Other objects, advantages and features of the present invention will become apparent from the following specification when taken in conjunction with the accompanying drawings in which like elements are commonly enumerated and in which:
FIG. 1 is an isometric, exploded view of a first embodiment of a take-up chamber constructed in accordance with the invention;
FIG. 2 is a side view of a half housing of the take-up chamber of FIG. 1 with rollers in place and with a filmstrip positioned to be advanced into the slit of the take-up chamber;
FIG. 3 is a side view of the same half housing of FIG. 2 with the rollers removed;
FIG. 4 is a perspective view of the scanning gate and translation stage of a film scanner and digitizer with the take-up chamber of FIGS. 1-3 affixed thereto;
FIG. 5 is an isometric, exploded view of a second embodiment of a take-up chamber constructed in accordance with the invention; and
FIG. 6 is a perspective view of the take-up chamber of FIG. 5 in relation to the mounting plates of a translation stage of the type depicted in FIG. 4.
The drawings depict the construction and operation of the preferred embodiments of the filmstrip take-up chamber 10, 100 of the present invention for receiving the elongated filmstrip 12 transported into and out of the chambers 10, 100 by a transport mechanism (not shown) in the manner described in the above-referenced co-pending applications. A slide and filmstrip transport system is described in the above-referenced (Ser. No. 201,282) application employing a negative filmstrip scanning gate and a slide scanning gate that may be alternately positioned in the scanning station. The film scanner includes an input/output slot for introducing the slides into and from a slide scanning gate on a movable scanning gate frame.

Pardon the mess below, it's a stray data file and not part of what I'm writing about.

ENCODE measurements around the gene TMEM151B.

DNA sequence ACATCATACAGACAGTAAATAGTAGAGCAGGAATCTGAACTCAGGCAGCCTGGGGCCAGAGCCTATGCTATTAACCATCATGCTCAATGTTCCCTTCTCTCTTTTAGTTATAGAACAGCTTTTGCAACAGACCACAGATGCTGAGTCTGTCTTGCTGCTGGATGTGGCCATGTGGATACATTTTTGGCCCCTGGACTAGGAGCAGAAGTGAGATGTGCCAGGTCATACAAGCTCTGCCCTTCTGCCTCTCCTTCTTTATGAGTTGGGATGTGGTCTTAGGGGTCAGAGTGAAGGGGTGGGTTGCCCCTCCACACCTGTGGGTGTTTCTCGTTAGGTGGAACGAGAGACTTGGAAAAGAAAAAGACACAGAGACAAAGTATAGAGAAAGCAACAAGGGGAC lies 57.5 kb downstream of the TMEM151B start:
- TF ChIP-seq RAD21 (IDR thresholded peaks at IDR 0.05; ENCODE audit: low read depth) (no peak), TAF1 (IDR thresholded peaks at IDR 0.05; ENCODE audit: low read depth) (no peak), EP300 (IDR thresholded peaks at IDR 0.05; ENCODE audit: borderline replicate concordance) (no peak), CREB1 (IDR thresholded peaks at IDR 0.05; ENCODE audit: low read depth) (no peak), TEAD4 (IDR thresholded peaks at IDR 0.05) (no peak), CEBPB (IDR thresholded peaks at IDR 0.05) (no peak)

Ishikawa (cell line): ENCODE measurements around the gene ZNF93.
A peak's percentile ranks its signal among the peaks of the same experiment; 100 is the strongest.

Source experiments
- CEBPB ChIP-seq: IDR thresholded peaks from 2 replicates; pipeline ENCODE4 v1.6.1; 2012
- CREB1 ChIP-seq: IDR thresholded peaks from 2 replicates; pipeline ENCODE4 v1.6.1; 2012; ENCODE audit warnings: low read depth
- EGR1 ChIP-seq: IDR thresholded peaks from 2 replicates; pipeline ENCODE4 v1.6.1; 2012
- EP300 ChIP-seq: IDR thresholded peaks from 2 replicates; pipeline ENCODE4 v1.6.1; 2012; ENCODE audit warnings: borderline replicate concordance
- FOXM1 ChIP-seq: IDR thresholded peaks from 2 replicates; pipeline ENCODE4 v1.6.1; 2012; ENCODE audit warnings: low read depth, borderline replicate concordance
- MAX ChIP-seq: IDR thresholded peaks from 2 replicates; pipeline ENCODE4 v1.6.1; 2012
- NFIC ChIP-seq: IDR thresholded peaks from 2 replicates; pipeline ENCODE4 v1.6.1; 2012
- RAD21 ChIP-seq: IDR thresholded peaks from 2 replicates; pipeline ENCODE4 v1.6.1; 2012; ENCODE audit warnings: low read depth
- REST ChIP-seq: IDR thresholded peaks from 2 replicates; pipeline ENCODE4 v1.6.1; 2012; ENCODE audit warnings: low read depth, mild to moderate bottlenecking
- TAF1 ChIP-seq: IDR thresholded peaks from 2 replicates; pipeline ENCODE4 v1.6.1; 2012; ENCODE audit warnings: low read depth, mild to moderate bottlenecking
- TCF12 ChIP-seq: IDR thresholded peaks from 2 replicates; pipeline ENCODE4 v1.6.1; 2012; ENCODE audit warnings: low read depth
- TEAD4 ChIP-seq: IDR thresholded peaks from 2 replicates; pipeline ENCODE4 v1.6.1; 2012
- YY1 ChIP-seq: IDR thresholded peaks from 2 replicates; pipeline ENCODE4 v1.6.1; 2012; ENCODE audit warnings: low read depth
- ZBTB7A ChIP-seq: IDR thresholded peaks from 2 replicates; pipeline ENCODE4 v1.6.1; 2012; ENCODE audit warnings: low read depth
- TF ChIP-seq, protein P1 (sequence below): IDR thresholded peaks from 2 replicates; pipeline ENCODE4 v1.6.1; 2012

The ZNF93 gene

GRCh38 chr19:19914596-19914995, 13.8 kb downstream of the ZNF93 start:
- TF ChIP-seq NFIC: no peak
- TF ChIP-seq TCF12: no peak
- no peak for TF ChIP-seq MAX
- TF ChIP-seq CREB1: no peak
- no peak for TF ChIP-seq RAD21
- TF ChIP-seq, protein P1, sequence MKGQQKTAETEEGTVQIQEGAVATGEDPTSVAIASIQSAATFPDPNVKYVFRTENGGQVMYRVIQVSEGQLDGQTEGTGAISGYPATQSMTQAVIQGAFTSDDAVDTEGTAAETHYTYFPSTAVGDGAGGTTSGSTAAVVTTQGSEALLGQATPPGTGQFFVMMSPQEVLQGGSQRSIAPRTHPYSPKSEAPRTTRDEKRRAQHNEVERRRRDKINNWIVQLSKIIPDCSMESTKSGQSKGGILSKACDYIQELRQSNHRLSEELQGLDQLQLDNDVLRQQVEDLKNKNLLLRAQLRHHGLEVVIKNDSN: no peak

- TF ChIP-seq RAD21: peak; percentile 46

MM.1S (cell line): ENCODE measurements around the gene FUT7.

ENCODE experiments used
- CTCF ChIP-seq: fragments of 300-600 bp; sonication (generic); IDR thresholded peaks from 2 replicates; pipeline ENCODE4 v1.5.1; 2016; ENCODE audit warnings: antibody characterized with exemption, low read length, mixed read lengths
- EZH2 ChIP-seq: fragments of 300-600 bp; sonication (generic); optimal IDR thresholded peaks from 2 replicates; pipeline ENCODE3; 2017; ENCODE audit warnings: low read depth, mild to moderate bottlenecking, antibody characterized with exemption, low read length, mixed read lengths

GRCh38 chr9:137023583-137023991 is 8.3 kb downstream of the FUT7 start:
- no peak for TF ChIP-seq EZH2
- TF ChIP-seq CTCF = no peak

Negative filmstrips are introduced in an input slot and pre-positioned in a filmstrip transport and LIBC reader assembly until scanning of a preceding filmstrip is completed and the preceding filmstrip is ejected from the filmstrip output slot. Then, the pre-positioned filmstrip is advanced by roller drive assemblies in a forward direction through the negative filmstrip scanning gate during pre-scanning, and into the filmstrip take-up chamber of the present invention. After pre-scanning is complete, the negative filmstrip is advanced back through the filmstrip scanning gate an image frame at a time, clamped in the gate and main-scanned. As each image frame is main-scanned, the filmstrip is advanced out the output slot. During main-scanning, the next filmstrip may be pre-positioned in the transport and LIBC reader assembly for scanning.
The respective scanning gates that are mounted at different points on an elongated negative filmstrip scanning gate frame coupled to a movable carriage. The carriage and scanning gate frame are driven in the forward or reverse directions on a track by a carriage drive motor for alternately positioning the respective scanning gate into the scanning station for the film type to be scanned. The carriage and scanning gate frame are also advanced during the main-scan of the image frames in the scanning gates positioned in the scanning station.